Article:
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PTSD Awareness Month

June 21, 2023

Studies show that approximately five of every 100 adults in the U.S. has Post-Traumatic Stress Disorder (PTSD) in any given year. During National PTSD Awareness Month in June, HopeWay is helping shine a light on the importance of detecting and treating PTSD.

“Civilians and Veterans can both experience trauma and PTSD,” said Justin Johnson, MD, a board-certified psychiatrist and Director of Veteran Services at HopeWay. “It is vital that Veterans, civilians and their family members know the signs and symptoms of PTSD and related mental health issues, the importance of receiving effective treatment, and that they are not alone.” 

Post-Traumatic Stress Disorder is a mental health condition that can develop after experiencing or witnessing a traumatic event. The rate of PTSD may be up to 15 times higher – and the rate of depression up to five times higher – in active duty service members compared to civilians. Research shows that nationally, 20 Veterans die by suicide a day. In addition, nearly one in four active service members present with signs of a mental health condition, according to the National Alliance on Mental Illness.

Signs and symptoms of PTSD include:

  • Experiencing nightmares or vivid memories of the traumatic event 
  • Dealing with sleep problems
  • Losing interest in things that used to bring joy
  • Having difficulty concentrating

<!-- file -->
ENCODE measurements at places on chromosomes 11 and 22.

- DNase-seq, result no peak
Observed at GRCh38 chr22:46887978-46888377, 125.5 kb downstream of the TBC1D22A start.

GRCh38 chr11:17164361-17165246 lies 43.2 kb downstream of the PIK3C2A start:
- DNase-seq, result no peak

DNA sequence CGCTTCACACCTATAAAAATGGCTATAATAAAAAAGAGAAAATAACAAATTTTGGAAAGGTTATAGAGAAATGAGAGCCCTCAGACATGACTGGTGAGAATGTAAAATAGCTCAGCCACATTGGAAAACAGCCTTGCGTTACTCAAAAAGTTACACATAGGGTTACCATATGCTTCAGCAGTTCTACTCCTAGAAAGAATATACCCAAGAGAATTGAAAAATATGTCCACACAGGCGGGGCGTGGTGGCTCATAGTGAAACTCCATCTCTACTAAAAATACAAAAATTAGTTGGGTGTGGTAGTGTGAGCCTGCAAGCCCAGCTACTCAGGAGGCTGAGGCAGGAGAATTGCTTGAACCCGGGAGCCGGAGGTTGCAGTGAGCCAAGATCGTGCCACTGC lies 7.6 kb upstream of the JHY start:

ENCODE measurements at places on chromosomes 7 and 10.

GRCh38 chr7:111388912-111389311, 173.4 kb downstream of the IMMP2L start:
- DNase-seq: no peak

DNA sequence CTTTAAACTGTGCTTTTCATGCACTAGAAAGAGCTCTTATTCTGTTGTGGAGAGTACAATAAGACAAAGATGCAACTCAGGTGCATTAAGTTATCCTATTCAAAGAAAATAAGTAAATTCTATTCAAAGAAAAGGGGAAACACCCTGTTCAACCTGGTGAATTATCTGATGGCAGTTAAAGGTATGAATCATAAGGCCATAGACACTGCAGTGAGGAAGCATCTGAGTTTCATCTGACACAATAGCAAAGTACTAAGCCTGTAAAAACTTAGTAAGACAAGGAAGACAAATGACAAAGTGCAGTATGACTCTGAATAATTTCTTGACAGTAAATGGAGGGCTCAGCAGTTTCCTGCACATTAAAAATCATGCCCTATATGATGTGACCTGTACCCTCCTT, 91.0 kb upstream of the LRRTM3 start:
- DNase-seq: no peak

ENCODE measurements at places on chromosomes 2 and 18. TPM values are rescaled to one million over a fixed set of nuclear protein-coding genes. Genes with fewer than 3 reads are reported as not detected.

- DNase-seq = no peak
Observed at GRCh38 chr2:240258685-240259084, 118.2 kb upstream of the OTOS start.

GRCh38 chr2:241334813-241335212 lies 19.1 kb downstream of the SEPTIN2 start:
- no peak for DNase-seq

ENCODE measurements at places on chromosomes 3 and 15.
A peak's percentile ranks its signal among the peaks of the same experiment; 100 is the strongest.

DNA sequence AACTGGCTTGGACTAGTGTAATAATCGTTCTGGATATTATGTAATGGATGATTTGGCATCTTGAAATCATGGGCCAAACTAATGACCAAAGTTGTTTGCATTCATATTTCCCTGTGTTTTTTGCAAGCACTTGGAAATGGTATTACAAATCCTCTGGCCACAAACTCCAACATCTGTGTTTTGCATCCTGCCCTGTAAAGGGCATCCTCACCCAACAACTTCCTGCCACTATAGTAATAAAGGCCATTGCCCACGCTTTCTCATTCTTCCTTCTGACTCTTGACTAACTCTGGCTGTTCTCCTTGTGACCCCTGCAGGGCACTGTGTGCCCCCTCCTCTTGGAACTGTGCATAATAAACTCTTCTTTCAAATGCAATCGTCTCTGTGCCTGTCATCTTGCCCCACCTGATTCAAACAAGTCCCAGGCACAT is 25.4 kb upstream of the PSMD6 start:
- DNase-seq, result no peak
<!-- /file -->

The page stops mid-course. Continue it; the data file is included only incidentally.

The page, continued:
• Being on edge or jumpy, or like you have to be on guard 
  • Feeling irritated or angry

HopeWay suggests the following ways to support someone struggling with their mental health or showing signs of PTSD:

  • Take time to ask the person how they are doing.
  •  Use “I” statements when expressing concern. For example, “I am worried about you, or I have noticed you socializing less.”
  • Use active listening when talking to the person.
    • Make eye contact.
    • Use supportive facial expressions.
    • Give your full attention; do not multitask.
    • Listen to understand rather than to respond. Provide support and encourage the individual to access professional help.
  • Take the person seriously, especially if safety concerns arise.
  • Connect the person with appropriate mental health resources. HopeWay is a premier resource for civilians and Veterans in the Charlotte community and across the nation: or 1-844-HOPEWAY

Other available resources:

Military and Veterans Crisis Line: 1-800-273-8255, press 1

National Suicide Prevention Lifeline: 988

Psychological Health Resource Center: 1-866-966-1020

Military One Source:  800-342-9647

To watch the media coverage related PTSD Awareness Month, click below. 

Interview on Queen City News

Interview on WBT Radio's Carolina Focus with Sharon Thorsland

Interview on WSOC-TV with Almiya White 

Interview on WBTV


Editor’s note: This blog post is presented for informational purposes only and is not meant to diagnose or treat any illness. If you have any health concern, see a licensed healthcare professional in person.